Each day brings fresh evidence of post-Qaddafi Libya’s collapse. Ports and oil fields are overrun, road networks and water supplies cut, and airports closed. The essential organs of Libya’s body-politic appear dysfunctional, and the day seems fast approaching when Libya’s vast land mass will fragment into composite parts of city states, tribal domains, and provincial realms that pre-date the carve-up of the Ottoman Empire by Western powers after the First World War.
But despite a feckless central authority and the growing pressure of centrifugal forces, every barometer of public opinion shows that aspiration for a united Libya remains overwhelming. This can be measured in the ubiquity of Libya’s post-Qaddafi tricolour, the enthusiastic turnout at elections (62 percent of registered voters in the July 2012 elections) or the copious spread of clan networks spanning distances sometimes over a 1,000 kilometers apart. When Libyans talk of their homeland, they retain a mental map of the vast North African country.
The national pride is most visible in Libyan devotion to the national soccer team. The team’s performance is patchy. Some of its players are Libyan exiles who have spent so long abroad they speak little Arabic. But the team represents a national symbol which transcends its success rate. From the immigration officers at passport control to the youth playing table football outside an old Ottoman café in the center of Tripoli, the Libyans I met the day I arrived in June were excitedly discussing their first international competitive football match in three years. The ability to a field a national football team, they felt, was a critical milestone in their ability to revive their post-war nation state.
Many Libyans, as well as Western travelers, feel a disconnect to the empirically dire state of the country’s political health and the apparent improvements in their daily lives. Explosions, once commonplace, rarely puncture the nights. Checkpoints have disappeared from the city center. Guns, once commonplace, are largely hidden away. The civil aviation authorities defy Western government travel advisories. Ahead of the game, officials had considered suspending the match lest some armed group take advantage of the tens of thousands converging on the stadium to advertise their presence.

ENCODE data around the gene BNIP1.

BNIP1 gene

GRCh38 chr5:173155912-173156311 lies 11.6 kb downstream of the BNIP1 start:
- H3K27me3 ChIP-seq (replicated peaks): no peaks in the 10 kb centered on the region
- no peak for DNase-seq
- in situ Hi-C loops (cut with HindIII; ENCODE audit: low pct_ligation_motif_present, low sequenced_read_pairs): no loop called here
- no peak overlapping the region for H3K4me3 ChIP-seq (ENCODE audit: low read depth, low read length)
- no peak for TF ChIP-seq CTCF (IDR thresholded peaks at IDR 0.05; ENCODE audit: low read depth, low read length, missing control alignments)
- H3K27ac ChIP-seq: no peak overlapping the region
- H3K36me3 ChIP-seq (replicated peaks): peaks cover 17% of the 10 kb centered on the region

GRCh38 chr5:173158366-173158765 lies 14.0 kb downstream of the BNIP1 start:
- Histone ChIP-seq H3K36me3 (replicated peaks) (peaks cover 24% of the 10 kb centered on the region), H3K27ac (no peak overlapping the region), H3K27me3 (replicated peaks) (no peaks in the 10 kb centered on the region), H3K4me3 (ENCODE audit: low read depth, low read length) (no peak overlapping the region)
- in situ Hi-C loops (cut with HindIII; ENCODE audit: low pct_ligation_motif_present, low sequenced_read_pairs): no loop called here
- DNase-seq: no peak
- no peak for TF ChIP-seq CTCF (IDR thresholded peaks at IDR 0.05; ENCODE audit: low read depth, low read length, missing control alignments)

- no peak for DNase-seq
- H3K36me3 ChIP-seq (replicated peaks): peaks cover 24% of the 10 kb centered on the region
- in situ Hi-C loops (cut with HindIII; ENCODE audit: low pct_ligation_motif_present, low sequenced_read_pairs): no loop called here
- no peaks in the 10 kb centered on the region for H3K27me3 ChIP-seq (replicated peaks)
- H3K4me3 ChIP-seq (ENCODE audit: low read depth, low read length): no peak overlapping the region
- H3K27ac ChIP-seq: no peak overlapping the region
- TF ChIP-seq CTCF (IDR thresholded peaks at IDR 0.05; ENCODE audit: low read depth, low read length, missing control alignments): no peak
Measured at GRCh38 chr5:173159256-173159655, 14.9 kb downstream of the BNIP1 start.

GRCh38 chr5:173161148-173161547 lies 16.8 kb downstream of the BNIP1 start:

But the event passed without hitch. At the gates guards frisked fans, but seemed disappointed to recover no more than a carving knife. The most serious disturbance came from a fan who threw a water bottle at a Congolese player taking a corner kick. Military police rushed to the foot of the stands, and calmed people by throwing roses back at them. A scout band and girl guides paraded on the grounds. The match ended without a goal, but jubilant fans unfurled vast tricolors, and hundreds cheered from the roof of the VIP lounge, in which the prime minister, and the American and British ambassadors were sitting. It was almost possible to believe that Libya was normalizing.
The contrast with the old order could not have been starker. In Qaddafi’s Libya, football matches were deemed subversive and suppressed. They turned participants into passive spectators and protested the Great Leader’s Green Book: “Sporting clubs are rapacious social instruments. The grandstands of public athletic fields are actually constructed to obstruct access to the fields.” Large crowds liable to spill out of control were an obvious cause of concern.
Although Qaddafi never attended the game, towards the end of his 42-year reign he began to relent—perhaps under pressure from his avid, football-playing sons—and permitted a national league. But soccer remained an uncomfortable game to watch. Tripoli’s stadium was built in 1968, a year before the colonel’s coup, but 42 years later it still lacked seats. It was also dangerous. His third son and Special Forces commander, Saadi, captained Tripoli’s team but threatened his players if they failed to score. Television commentators could mention his name alone, identifying other players only as numbers. And when fans from Benghazi’s Al Ahali team sent a donkey onto the pitch garbed in Saadi’s colors ahead of a game against Tripoli, Qaddafi’s security forces raised the club to the ground.
The post-revolution football fever was not limited to Tripoli. The following weekend, Libya was playing Togo. I was at Leptis Magna, probably the world’s finest and most complete ancient Roman city built on the shore of the Mediterranean, a two-hour drive from the capital. Bar a few local visitors, I had the site to myself. Using the antiquities as a clothes peg I took off my clothes and dived into the waves, before returning to the present in the company of militiamen (including one recently returned from fighting in Syria) who had abandoned their posts as guards to watch the game in their cabin. At half-time I left for the adjacent fishing town, Khoms, a relaxed seaside resort. When Libya won, youth thronged the streets, waving flags from their car windows and honking claxons. There were similar scenes in cities countrywide, including Benghazi where secessionists are reportedly gaining ground. The infrastructure holding Libya together might be crumbling, but the emotional bonds binding Libyans together still seem rather strong.
— Nicholas Pelham, for the Pulitzer Center Untold Stories. See more of his reporting on post-Qaddafi Libya here. Image by Nicholas Pelham. Libya, 2013.